Want to join the conversation?
- So if it's Western and/or Romantic, it can't be right? By that logic, nothing is every objectively right because it originated somewhere and therefore isn't applicable to all people etc. Which is nonsense.(4 votes)
- I agree with Dr. Camp that the "self-made man" narrative generalizes poorly, but you bring up a good point that her presented argument against it was flimsy.(3 votes)
- My question to everyone would be what really makes us ourselves, is it our experiences or our beliefs?(1 vote)
- In my own personal opinion, our beliefs are formed by our experiences, so I would think that our experiences make us ourselves.(2 votes)
- Homo Sapiens existed for thousands of years without having language. It's difficult to imagine what pre-linguistic thought was like, but it seems like they probably still had features of consciousness and recognized that they were distinct from other beings. Does the conception of self have to be predicated on being able to form a narrative about our behaviors and choices? Is it possible to do that without language?(1 vote)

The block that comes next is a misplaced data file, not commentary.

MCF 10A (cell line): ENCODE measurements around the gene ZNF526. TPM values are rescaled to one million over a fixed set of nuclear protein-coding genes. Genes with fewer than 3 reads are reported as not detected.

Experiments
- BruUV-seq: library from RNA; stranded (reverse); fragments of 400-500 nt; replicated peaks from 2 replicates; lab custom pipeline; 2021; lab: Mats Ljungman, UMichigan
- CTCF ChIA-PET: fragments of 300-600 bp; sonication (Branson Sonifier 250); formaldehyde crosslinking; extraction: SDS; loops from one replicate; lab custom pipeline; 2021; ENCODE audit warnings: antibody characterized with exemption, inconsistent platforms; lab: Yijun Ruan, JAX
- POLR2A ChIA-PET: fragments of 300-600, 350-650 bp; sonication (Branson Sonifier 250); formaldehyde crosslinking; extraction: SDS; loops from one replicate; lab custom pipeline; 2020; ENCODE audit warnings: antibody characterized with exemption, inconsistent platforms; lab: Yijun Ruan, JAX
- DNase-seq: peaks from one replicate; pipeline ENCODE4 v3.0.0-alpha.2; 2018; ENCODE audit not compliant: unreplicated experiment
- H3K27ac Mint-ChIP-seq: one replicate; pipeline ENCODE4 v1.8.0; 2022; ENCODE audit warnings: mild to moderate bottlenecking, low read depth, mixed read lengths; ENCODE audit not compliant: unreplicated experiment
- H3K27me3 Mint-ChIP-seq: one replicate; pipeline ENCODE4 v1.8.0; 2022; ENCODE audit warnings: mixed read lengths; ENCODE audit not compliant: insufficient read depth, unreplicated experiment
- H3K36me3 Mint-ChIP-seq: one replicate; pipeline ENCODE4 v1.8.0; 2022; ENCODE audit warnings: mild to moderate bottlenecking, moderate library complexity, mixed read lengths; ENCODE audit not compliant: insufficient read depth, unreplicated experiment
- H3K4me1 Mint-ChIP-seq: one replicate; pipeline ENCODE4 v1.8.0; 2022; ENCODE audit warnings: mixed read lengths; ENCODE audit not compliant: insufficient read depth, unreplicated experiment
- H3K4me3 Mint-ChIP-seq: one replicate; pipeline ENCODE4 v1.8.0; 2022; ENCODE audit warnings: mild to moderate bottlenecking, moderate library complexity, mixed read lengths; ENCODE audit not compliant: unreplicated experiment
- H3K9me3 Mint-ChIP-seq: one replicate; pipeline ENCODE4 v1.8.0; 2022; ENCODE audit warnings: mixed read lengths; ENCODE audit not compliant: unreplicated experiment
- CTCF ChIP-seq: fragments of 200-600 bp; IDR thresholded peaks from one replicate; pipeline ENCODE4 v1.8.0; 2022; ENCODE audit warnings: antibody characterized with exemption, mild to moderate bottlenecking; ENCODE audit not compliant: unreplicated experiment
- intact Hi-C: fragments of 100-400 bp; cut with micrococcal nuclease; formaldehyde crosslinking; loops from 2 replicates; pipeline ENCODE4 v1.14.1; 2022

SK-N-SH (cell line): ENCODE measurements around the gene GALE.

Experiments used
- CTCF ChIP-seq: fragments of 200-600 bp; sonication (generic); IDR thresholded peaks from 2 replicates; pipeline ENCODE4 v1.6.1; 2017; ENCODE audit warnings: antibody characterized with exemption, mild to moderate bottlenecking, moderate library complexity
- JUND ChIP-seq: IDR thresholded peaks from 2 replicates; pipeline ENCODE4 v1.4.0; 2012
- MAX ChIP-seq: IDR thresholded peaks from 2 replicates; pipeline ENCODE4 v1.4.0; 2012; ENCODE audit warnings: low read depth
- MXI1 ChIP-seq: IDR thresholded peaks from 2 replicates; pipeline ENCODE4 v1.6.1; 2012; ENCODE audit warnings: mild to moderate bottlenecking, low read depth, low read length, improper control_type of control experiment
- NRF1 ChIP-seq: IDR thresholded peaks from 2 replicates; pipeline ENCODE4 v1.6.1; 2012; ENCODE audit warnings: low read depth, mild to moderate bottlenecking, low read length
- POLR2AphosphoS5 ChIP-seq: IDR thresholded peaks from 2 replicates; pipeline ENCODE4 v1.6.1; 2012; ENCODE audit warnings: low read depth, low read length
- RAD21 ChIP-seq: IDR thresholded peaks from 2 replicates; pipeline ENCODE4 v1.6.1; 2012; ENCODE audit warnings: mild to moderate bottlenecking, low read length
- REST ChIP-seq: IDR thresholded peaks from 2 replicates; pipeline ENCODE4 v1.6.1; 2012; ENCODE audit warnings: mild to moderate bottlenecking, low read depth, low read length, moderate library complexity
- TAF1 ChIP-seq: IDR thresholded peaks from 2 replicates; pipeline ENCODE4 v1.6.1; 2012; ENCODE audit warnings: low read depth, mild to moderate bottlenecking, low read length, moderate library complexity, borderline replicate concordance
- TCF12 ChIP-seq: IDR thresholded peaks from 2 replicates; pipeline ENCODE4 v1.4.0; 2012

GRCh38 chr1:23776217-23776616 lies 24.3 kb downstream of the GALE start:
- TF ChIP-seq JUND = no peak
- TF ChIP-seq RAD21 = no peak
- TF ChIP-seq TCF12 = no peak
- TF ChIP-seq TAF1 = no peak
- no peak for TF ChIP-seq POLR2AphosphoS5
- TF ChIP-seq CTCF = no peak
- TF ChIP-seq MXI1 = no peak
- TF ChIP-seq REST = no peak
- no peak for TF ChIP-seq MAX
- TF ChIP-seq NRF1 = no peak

[intro music] My name is Elizabeth Camp. I teach philosophy at Rutger's University and today I want to talk to you about Narrative Theories of Personal Identity. Personal identity is one of the first and most fundemental questions of philosophy. Who am I? What makes me, me? These questions are inherently compelling and their bound up with practical matters that each of us must decide for ourselves. But when philosophers turn to the question, their answers often feel disappointingly abstract. They typically approach personal identity as a special case of a more general topic in metaphysics by asking, "what are the conditions on the preservation and annihilation of this entity?" And they typically answer the question using the standard method of far-fetched thought experiments. So, let's imagine a woman, Aletha. She was born in Alpaso, let's say, works at a pharmaceutical company, likes spicy food, and kick-boxes for fun. Now, let's ask if her body were annihilated, and a molecule-for-molecule replica was simultaneously created on Mars, would it still be her, not just someone fitting the same description, but HER? Now imagine that all of her memories and desires were switched with the Queen of England's. Which one would be HER? What if the two hemispheres of her brain were transplanted into the skulls of two cadavers? Who would SHE be? These are interesting questions. But the leading views of personal identity, that I am my body and that I am a thread of overlapping psychological states have a hard time coming up with consistent explanations of all of these cases. More distressingly, though, they don't even address the questions that led many of us to care about the self in the first place. The kinds of features that they propose for what makes me "me" are basically the same as what makes Aletha "Aletha" and what makes you "you." They thus explain why each of us are individuals, in the sense of being numerically distinct, because we're located at different spatiotemporal locations, and we have different other properties, but the same point goes for billiard balls or, at least, for rabbits. They don't even begin to explain WHY the differences between us are interesting, and important. This is where the Narrative View of personal identity comes in. It starts from the idea that we're fundamentally sense-making creatures: "homo narrans," as John Niles puts it, "tellers," instead of homo sapiens, or "knowers." On a narrative view, who I am is given by the story I tell about myself or maybe to guard against rampant self-deception by the story that an especially honest, reflective version of myself would tell. Think about the sorts of things we tell each other on first dates and at parties and in our memoirs. Where we come from, what's happened to us so far, where we are headed. When I ask myself, "Who am I?" I'm asking how to shape the story of my life so it hangs together into a meaningful, well-rounded whole. Because the narrative view treats selves as constructed out of a multitude of remembered details and plans, it explains our sense that some actions and features are deeply part of us while others are accidents: say, that Aletha's love of science is central to her identity, while working at BigPharma is just a way to pay the rent. It also explains the profound intuition that making a "self" is an active, ongoing process. So perhaps, as a teenager, or in college, Aletha might describe herself as "from the Barrio," but later, she might decide that she just happened to be born there, that it doesn't define her, or even much matter. Finally, because it focuses on the particularities of INDIVIDUAL selves, and their specific places at given moments in an overall life's journey, the Narrative View explains the intimate, intuitive connection between figuring out who we are and what we should do. The best action for Aletha, now, is the one that most-fully actualizes the particular "self" she is in the midst of becoming. Maybe this means going back to graduate school. Maybe it means starting a non-profit. Maybe it means saving up to buy a house. Only she can decide, and different decisions may set her off on very different paths, producing later selves with incompatible interests and values. Given how explanatorily rich it is, it shouldn't be surprising that the Narrative View has been endorsed by a wide range of philosophers, psychologists, anthropologists, historians and literary critics. However, there's a problem. What the Narrative View REALLY explains is the identity and significance of LIVES NOT the identity and significance of SELVES. What is the problem? Well, the most basic feature of a narrative, as Aristotle tells us, is that it has a beginning, a middle and an end. Narrative structure is teleological. Events in the narrative hang together and gain their significance because of their relation to the story's end in helping to bring it about, stymieing its culmination, and so on. But because the Narrative View DEFINES a self in terms of the narrative that it is embedded within it ends up holding the meaning and the value that self hostage to the story's end. One problem is that many lives, maybe even most, end at inopportune times either cut short too early, or dragging on after their main work is done. Intuitively, we don't want to say that these narratively uncompelling ends render the "selves" who lived those lives less worthwhile in retrospect. Further, someone like Aletha might have a rich, robust, morally praise-worthy SELF even if she lacks any grand life-story to tell. She might have always known she'd be a scientist. She might have just stumbled into close friendships and cool hobbies helped lots of people, and have a deeply ingrained sense of spiritual peace all along. These are all qualities that make for a good self, but they might not add up to the specific "Beginning, Middle, End" temporal structure that makes for a good story. The model of the self-made man, waging his way through the world on a quest to discover and actualize his truest being is a compelling one. But it is also peculiarly western and romantic. It shouldn't serve as the standard for defining and evaluating personhood in general. Given these problems, the natural question to ask is whether some other alternative might explain the significance and constructedness of particular selves in a way the the standard philosophical views of personal identity don't even pretend to do. Here, I think a different literary trope suggests itself: the self as a character. Much as on the narrative view, the character view holds that when we construct our own selves, and interpret those of others, we look for more than a pile of qualities. We try to make that nexus of behaviors, habits, commitments and memories hang together into a comprehensible whole, a "coherent texture of being" as Iris Murdoch says. Achieving such coherence of character can be a deep, ongoing challenge. Nietzsche calls it, "a great and rare art." And telling stories is one common tool we use to do this. But these stories typically concern short episodes WITHIN our lives not our lives as a whole. Moreover, some people are lucky enough, or doomed enough, to have coherent selves more or less from the get-go, or to evolve them slowly without much self-reflection. Stories help, but they aren't necessary for self-hood. The appeal to either Stories or Characters might make us worry whether the selves we construct through interpretation are really real. What if we really are just piles of properties, differing from each other in endlessly trivial ways, but without the deep patterns that are supposed to make self-hood significant? What if the construction is all a fiction? In some sense, I think this is right. The reason why the standard views of personal identity don't explain what makes Aletha "her" and me "me" is because there isn't any deep, metaphysical difference between us besides that we are numerically distinct and have lots of different properties, many of them totally trivial. But this isn't how we actually do, or possibly can live our lives. We ARE sense-making creatures, and making important choices, forming deep attachments to other people pursuing long-term projects, all of these require us to decide what we, ourselves, care about even if it doesn't matter to the universe at large when examined coldly and objectively from the outside.